Can an LLC Own Another LLC?

By Jennifer Kiesewetter, J.D.

Can an LLC Own Another LLC?

By Jennifer Kiesewetter, J.D.

A limited liability company (LLC) can own another LLC—or multiple LLCs—through either a holding company or a series LLC. Generally, you can think of the relationship as one master LLC and one or more subsidiary LLCs. As with the establishment of single-member or multiple-member LLCs, state law governs the establishment of LLC holding companies and series LLCs. These structures aren't available in all states. Check with your state's LLC laws to see which structures are available to you.

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Let's explore each further.

Creating a Holding Company

Individuals, corporations, trusts, pension plans, and other LLCs qualify as owners, known as members, of an LLC. By allowing a master LLC to act as the holding LLC, the holding company doesn't actively participate in the business. It holds each subsidiary LLC, which in turn holds assets. This allows you to separate assets and minimize risk.

If you have more than one business requiring an LLC—for example, real estate companies or construction companies—you may want to use a holding structure. If you own several commercial buildings, you can place each building in a separate LLC within the primary holding company's structure.

If one of your commercial buildings underperforms or faces a lawsuit, it won't affect your other properties, as they exist as separately formed LLCs. Shielding your LLCs from one another protects each LLC's assets, debts, and liabilities.

However, the other LLCs could be liable in certain situations: if members acted negligently or the liability claim exceeds the individual LLC's insurance limits, for example. You must understand the ins and outs of asset protection when creating an LLC holding company.

Owning more than one company, whether individually or through a holding company, is time-consuming and complicated. You must form each LLC separately with your applicable Secretary of State. Each LLC needs to maintain its own records, bank accounts, employee records, and tax documents. Although the administration may still be burdensome, you have additional levels of limited liability with this structure: one level through the holding LLC and an extra level through the subsidiary LLC.

Creating a Series LLC

Only a handful of states and territories offer series LLCs: Alabama, the District of Columbia, Delaware, Illinois, Iowa, Kansas, Minnesota, Missouri, Montana, Nevada, North Dakota, Oklahoma, Tennessee, Texas, Utah, Wisconsin, and Puerto Rico. A series LLC is similar to a holding company LLC in that it serves as an umbrella company, giving you flexibility and additional protections for multiple LLCs. However, it's easier to create and more efficient than a traditional holding company.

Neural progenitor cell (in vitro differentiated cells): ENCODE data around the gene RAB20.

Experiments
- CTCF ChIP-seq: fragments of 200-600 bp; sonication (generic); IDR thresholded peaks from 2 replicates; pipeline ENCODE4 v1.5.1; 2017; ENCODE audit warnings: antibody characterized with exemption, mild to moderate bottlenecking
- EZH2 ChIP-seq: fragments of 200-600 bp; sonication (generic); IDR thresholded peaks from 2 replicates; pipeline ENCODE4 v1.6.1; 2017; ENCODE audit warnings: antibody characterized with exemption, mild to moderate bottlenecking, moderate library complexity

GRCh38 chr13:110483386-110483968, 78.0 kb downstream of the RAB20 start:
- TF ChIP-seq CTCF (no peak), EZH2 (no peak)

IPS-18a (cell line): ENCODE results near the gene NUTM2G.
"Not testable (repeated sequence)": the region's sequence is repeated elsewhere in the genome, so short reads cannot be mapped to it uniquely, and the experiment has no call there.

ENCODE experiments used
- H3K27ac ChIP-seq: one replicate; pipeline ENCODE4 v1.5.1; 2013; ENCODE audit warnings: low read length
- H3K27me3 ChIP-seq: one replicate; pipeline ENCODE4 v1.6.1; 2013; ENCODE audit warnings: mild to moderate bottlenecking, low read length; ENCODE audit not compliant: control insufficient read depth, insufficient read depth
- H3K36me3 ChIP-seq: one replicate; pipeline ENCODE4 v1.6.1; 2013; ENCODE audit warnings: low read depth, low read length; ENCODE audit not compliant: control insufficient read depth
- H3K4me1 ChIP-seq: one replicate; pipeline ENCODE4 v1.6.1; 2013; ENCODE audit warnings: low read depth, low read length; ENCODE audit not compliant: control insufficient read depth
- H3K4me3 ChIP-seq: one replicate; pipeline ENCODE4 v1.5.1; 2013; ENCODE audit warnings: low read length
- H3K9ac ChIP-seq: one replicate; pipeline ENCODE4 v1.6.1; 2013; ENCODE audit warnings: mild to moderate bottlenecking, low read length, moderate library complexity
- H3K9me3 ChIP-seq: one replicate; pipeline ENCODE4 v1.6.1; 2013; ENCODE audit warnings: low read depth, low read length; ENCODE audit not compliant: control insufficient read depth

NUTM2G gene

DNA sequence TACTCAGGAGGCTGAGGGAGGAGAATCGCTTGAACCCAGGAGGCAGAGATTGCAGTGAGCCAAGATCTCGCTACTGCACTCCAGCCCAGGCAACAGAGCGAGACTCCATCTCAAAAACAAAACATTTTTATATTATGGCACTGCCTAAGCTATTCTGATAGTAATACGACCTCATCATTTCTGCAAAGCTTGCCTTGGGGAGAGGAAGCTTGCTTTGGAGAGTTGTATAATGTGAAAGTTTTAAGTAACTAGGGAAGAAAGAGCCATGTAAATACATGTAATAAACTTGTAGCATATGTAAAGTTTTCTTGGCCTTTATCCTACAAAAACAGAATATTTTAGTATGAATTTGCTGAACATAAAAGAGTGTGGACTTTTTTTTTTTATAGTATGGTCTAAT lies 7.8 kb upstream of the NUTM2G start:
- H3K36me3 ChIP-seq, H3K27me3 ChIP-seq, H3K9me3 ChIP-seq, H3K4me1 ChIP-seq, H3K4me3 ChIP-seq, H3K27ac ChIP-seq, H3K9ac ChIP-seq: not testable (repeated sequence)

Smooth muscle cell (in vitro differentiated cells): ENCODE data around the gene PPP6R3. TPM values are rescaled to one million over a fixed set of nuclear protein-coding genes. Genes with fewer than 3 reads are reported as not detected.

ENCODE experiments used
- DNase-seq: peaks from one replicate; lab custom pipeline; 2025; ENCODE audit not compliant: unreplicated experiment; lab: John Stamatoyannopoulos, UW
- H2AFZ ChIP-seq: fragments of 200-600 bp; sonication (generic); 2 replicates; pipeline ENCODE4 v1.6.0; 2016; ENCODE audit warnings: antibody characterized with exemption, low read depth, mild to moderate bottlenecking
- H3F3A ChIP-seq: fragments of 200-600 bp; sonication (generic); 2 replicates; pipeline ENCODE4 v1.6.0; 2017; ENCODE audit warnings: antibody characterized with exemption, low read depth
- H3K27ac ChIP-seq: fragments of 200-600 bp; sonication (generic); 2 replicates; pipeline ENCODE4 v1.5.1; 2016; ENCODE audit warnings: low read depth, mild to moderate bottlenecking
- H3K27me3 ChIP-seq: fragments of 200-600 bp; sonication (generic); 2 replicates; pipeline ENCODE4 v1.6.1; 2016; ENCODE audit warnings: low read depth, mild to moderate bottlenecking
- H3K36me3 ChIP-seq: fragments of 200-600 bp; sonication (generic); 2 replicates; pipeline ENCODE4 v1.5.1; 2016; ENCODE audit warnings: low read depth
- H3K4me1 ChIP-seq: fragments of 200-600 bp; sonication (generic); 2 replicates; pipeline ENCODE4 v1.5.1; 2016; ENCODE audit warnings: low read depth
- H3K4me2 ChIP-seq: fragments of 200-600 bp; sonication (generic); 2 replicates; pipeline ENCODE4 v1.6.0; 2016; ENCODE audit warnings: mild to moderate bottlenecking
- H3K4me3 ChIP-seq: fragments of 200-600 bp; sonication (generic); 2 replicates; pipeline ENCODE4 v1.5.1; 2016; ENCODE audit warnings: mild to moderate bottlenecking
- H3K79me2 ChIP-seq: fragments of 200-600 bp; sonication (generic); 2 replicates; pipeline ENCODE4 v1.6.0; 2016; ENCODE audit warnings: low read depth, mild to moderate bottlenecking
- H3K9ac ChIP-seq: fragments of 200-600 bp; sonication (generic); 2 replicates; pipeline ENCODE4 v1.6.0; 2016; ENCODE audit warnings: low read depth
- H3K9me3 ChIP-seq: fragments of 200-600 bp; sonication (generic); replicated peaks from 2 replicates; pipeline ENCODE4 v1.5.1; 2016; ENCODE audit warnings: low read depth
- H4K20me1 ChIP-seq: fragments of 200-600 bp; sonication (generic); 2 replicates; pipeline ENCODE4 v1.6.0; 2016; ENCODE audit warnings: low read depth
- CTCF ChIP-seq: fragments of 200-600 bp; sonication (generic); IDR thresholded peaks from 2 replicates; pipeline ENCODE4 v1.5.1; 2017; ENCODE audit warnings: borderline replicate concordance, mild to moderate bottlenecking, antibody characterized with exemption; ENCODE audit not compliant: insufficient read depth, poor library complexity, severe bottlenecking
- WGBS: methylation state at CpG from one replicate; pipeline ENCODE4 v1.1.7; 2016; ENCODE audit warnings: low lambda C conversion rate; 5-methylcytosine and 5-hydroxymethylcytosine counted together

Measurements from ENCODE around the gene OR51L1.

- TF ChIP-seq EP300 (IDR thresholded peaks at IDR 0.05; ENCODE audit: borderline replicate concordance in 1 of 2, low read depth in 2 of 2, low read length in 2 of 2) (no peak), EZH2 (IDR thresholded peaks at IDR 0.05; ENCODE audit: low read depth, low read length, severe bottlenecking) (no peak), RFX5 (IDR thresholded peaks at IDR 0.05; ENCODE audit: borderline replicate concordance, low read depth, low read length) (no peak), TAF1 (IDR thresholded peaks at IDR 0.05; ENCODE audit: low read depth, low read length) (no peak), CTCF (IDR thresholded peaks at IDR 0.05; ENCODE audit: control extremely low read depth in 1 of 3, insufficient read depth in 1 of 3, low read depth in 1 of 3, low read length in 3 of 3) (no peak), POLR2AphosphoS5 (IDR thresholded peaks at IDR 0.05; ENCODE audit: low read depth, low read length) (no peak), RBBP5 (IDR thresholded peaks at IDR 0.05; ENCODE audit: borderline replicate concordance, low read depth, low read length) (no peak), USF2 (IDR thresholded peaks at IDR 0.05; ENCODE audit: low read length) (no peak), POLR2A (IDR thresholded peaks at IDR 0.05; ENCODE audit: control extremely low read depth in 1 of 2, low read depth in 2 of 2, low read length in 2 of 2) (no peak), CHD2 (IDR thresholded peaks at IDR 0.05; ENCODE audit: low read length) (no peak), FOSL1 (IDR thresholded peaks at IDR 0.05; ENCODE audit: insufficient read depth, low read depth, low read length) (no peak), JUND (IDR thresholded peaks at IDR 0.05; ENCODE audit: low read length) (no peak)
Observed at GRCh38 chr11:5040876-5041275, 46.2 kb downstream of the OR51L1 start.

To set up a series LLC, you set up a master LLC, and in the articles of organization, you designate your business as a series formation. Then you draft an operating agreement to establish your additional LLCs, or the series. Once you establish the series LLC, you can create other series as needed. For certain states, you may need to file specific forms with the Secretary of State as well. However, you don't submit additional articles of formation for each series as you do for a holding company. Check your state laws to determine the specific requirements for establishing your series LLC.

Each series operates as a distinct LLC, with its own documents, bank accounts, and employee records. Each LLC holds its own assets and conducts its own business. Like the holding company, each series enjoys protection from liabilities incurred by other entities. The series LLC provides asset protection to the members of all LLCs and costs less than a holding company structure.

Series LLCs are still the new kids on the block when it comes to business formations. Thus, many unanswered questions still exist regarding these formations. You should consult with an attorney or use an online service provider to assist you in answering any questions you may have regarding which LLC structure is best for your situation. Doing so could save you time and money in the long run. By receiving additional guidance, you can proceed in organizing your businesses with confidence.

This portion of the site is for informational purposes only. The content is not legal advice. The statements and opinions are the expression of author, not LegalZoom, and have not been evaluated by LegalZoom for accuracy, completeness, or changes in the law.